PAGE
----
In Nigeria, South Africa and Indonesia, more than 90 percent of 18- to 27-year-olds use mobile phones as their primary means to access the Internet, even though smartphones aren't widely used, according to a survey by Norwegian browser company Opera Software.
The survey was displayed to Opera Mini browser users on their handsets and Opera collected 300,000 responses. The results challenge the long-standing belief that smartphone uptake will be the major driver of mobile web usage globally, according to Opera.
Also, the countries with the highest percentage of respondents using desktop or laptop computers as the primary means of Internet access were countries where smartphones are more common among the top handsets used, including the U.S. and Germany, where the split between phone and laptop or desktop is about fifty-fifty.
In October, the most popular phone among U.S. and German Opera Mini users was the iPhone, but in India and Nigeria it was Nokia's 5130 XpressMusic, according to Opera.
That users in developing countries choose feature phones over smartphones and access the Internet is not necessarily a voluntary choice, because the lack of fixed Internet infrastructure and the fact that people can't afford the iPhone 4 or the latest high-end Android-based smartphone.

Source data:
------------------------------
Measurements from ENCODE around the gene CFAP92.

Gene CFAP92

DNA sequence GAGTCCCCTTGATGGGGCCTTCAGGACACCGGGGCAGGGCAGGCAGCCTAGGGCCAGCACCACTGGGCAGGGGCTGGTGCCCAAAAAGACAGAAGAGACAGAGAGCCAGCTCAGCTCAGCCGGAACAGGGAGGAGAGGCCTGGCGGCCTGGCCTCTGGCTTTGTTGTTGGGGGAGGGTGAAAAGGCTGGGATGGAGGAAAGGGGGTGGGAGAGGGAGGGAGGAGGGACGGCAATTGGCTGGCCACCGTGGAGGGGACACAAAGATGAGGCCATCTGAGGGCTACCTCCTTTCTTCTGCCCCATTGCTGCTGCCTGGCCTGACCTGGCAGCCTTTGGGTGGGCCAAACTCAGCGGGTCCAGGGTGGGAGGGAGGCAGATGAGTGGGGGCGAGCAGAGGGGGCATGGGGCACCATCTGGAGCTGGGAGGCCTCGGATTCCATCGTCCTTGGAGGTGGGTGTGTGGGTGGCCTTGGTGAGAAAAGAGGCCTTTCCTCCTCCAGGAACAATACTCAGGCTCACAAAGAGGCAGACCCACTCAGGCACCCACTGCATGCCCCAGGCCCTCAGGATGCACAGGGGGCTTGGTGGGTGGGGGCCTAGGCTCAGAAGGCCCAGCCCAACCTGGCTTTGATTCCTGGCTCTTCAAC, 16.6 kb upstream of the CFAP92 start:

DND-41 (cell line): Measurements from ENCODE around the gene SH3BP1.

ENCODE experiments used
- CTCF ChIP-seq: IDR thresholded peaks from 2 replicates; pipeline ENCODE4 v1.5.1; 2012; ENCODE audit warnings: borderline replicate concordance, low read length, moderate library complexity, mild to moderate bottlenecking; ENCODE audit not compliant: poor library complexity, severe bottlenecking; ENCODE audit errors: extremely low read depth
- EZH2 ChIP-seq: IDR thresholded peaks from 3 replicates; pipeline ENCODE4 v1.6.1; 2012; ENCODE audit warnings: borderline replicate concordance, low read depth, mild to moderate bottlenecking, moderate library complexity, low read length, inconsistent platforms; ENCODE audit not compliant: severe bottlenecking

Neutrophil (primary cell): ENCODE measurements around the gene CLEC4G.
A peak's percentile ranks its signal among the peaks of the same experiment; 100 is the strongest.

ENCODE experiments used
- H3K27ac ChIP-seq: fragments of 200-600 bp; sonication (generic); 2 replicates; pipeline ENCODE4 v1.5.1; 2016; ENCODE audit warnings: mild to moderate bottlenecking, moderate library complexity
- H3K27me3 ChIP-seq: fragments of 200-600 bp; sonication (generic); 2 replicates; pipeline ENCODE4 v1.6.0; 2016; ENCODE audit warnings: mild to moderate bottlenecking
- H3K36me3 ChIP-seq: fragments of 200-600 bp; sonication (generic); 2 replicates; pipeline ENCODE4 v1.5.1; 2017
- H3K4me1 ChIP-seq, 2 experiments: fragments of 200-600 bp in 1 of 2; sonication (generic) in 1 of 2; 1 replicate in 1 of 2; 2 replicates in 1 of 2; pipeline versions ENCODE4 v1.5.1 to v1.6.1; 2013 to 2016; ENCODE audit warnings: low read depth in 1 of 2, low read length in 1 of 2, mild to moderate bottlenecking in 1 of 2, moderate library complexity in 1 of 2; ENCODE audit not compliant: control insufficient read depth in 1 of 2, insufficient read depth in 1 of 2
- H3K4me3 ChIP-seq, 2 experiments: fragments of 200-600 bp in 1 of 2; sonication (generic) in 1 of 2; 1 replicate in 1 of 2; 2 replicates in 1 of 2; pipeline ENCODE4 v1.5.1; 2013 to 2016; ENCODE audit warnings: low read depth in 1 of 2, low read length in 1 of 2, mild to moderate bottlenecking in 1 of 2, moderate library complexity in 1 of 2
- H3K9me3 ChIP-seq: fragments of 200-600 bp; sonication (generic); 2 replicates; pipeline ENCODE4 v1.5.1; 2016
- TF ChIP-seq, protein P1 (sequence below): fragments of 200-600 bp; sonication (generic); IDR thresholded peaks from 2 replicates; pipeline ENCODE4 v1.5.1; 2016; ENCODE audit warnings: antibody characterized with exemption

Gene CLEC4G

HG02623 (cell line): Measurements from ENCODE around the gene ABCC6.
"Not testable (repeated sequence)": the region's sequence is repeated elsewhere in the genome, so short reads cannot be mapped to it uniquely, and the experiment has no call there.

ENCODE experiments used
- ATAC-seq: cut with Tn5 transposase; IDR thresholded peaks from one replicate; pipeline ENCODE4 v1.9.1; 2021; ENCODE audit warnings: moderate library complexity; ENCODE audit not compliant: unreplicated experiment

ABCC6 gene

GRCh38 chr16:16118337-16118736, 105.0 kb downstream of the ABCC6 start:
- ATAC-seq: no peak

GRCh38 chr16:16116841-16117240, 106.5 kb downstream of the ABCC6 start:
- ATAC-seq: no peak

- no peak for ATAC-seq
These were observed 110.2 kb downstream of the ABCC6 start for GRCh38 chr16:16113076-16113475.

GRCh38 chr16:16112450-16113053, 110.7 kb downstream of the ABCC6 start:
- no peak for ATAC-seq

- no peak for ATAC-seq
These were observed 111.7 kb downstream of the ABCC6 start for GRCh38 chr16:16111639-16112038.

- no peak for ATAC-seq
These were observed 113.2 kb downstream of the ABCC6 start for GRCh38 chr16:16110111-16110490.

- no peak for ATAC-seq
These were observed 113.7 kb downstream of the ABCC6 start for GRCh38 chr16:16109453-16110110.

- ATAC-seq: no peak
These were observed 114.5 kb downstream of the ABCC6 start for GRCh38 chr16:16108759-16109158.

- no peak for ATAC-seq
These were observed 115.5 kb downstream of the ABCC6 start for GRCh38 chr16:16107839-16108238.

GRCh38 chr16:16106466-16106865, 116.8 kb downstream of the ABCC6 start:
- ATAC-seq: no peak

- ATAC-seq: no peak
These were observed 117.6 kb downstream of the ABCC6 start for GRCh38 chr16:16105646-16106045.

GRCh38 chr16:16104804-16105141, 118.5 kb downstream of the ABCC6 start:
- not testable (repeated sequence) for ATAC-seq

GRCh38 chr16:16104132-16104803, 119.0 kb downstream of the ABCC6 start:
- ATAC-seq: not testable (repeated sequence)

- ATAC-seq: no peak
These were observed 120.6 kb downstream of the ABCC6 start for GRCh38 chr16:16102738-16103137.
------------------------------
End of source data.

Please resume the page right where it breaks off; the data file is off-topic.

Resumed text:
But the results show that there is a need for a good browsing experience on feature phones as well, according to Opera. And the company isn't alone in thinking that. Opera signed a deal in April with Vodafone to use the Mini browser to push Web browsing in emerging markets. Also, Nokia acquired Novarra with the same intent.
At the same time, the phone market is changing rapidly, with the emergence of smartphones at increasingly lower prices, according to Carolina Milanesi, research vice president at Gartner. The arrival of 3G phones based on MediaTek's Android-based platform next year will help push prices down further, she said.
However, the lower price sometimes also comes with a compromised product, with smaller screens and touchscreens that aren't as good as those found on a more expensive phone. So it's not certain that consumers in developing countries will pick less expensive smartphones, she said.
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